Nope, you really can’t make a good case for subsidized parking. Notice how you don’t hear about cities like Seattle or San Francisco spending millions to build new public parking garages. That’s because they’ve figured out that subsidizing parking would mess up their goals to promote transit, biking, and walking.

Keegan argues that transit and biking just aren’t “feasible” options. But to make those modes more appealing, you have to stop prioritizing cars and parking. If Denver went on a big parking spending spree, buses would get bogged down in car traffic, carving out space for protected bike lanes would become more difficult, and the city would become less walkable.

Cities do not succeed by prioritizing parking. Some American cities have figured that out, but apparently it’s still news to the Post.

  • TakeFive

    For starters, I really, really don’t want the Denver Post censoring either liberal, conservative or any other content of ideas as I treasure the free flow of different viewpoints and perspectives. I sometimes wonder if (some) urbanists don’t want to take a different page out of the Book of Trump: “Build one of then thar yuuge walls in a five mile radius around the D&F Tower. That’ll keep out all those nasty people and their cars.”

    Suggesting that available on-street parking spaces are priced too low widely misses the mark of what Keegan wanted. Demand-based parking prices may be fine for the liberal elites with plenty of jingle in their pockets but not so much for the average Joe.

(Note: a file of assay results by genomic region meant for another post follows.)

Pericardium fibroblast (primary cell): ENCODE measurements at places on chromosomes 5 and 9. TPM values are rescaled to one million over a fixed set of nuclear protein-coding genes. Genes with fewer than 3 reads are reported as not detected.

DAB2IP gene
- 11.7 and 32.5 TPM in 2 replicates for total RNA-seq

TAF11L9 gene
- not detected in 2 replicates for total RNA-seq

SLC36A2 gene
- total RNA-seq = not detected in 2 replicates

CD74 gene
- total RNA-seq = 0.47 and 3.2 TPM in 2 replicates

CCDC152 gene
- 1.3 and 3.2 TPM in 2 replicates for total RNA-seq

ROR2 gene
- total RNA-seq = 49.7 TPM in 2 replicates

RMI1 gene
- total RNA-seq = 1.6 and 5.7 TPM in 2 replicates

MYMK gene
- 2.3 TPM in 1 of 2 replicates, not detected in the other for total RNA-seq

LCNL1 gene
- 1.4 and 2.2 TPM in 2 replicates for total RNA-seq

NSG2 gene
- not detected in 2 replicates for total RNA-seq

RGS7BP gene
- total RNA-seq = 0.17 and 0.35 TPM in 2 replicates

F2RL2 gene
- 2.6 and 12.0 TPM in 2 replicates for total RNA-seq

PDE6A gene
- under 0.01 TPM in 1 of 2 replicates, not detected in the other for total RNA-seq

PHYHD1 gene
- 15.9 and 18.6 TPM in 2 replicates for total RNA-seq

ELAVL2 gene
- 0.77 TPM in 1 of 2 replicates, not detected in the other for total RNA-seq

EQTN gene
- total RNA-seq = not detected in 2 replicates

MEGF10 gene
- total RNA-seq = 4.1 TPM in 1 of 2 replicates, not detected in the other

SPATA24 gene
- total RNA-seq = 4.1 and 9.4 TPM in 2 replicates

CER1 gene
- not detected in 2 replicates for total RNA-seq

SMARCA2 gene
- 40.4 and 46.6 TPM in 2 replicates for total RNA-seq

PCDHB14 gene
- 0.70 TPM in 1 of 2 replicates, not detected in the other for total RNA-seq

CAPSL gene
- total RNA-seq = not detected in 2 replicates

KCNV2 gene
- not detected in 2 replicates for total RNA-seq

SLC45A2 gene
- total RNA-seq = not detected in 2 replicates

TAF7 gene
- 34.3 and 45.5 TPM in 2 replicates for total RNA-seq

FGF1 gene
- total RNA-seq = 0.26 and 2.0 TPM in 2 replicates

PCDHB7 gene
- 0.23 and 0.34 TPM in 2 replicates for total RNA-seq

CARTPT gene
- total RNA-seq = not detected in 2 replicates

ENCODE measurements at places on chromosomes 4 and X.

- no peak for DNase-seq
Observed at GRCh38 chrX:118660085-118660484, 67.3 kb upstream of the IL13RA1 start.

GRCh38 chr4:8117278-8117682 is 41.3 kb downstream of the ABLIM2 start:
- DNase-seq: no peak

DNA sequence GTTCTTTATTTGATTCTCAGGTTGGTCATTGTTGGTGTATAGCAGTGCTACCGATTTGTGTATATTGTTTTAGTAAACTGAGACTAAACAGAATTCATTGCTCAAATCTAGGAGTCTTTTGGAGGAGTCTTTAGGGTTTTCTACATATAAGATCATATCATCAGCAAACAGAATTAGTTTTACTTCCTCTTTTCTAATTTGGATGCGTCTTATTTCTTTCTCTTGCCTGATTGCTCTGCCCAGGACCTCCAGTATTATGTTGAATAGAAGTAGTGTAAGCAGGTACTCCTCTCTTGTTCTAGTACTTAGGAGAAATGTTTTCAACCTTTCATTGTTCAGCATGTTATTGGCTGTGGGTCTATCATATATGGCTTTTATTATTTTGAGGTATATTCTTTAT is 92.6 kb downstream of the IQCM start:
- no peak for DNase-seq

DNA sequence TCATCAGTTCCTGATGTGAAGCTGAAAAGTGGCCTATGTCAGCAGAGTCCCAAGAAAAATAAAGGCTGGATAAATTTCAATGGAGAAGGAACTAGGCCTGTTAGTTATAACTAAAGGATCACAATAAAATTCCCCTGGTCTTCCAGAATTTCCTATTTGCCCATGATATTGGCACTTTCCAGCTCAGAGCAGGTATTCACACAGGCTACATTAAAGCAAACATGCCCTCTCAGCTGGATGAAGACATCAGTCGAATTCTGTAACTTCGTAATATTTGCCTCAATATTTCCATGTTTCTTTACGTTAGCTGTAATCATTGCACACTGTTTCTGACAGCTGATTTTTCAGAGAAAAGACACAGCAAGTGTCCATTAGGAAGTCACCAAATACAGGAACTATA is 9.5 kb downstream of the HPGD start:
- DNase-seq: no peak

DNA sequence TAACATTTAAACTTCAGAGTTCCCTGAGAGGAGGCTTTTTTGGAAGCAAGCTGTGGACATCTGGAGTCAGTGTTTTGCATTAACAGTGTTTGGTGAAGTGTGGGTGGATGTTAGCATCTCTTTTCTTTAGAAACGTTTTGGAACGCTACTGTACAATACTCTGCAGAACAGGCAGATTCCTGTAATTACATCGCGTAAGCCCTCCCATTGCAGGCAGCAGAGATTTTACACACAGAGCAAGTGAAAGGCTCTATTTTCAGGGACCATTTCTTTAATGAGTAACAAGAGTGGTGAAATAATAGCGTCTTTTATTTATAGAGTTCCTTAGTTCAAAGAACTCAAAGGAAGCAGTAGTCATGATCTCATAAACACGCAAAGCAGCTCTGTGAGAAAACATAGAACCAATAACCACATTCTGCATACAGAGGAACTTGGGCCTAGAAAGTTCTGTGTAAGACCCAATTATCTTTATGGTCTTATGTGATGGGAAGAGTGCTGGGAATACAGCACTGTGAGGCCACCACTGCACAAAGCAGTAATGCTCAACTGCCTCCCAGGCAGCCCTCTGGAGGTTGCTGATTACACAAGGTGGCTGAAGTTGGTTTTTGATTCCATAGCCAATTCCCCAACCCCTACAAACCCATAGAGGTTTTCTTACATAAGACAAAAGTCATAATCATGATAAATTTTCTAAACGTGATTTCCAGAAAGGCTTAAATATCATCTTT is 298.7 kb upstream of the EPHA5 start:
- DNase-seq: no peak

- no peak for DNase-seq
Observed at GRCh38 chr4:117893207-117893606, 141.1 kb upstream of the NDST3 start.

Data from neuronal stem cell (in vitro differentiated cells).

• surly trucker

      If the ‘average Joe’ needs more jingle in his pocket, he should ride a bike! Bikes are rad and cheap to operate (runs on burritos!). 🙂

      • TakeFive

        LOL, I have nothing against bikes. They might not always be practical or a viable option but I’ve certainly spent countless hours on trails, especially the High Line and Cherry creek trails.

    • Tattler

      In the journalism business, it’s not good practice to go ahead and publish any silly, rambling piece of writing that comes your way. Any self-respecting media outlet should have a critical eye about what it decides to print. That’s not “censorship.”

      • TakeFive

        I see… and should we let conservatives be the judge of what is silly? Or should that be strictly the prerogative of liberals?

        • Tattler

          Trust me, the Denver Post already rejects submissions and doesn’t publish everything that crosses their desk.

          Ideology is not the central issue here. The question here is whether a piece about city transportation systems is grounded in basic knowledge of how city transportation systems function. Unfortunately, it looks like the editorial staff at the Denver Post lacks the requisite expertise to make basic judgments about what merits publication when it comes to these topics.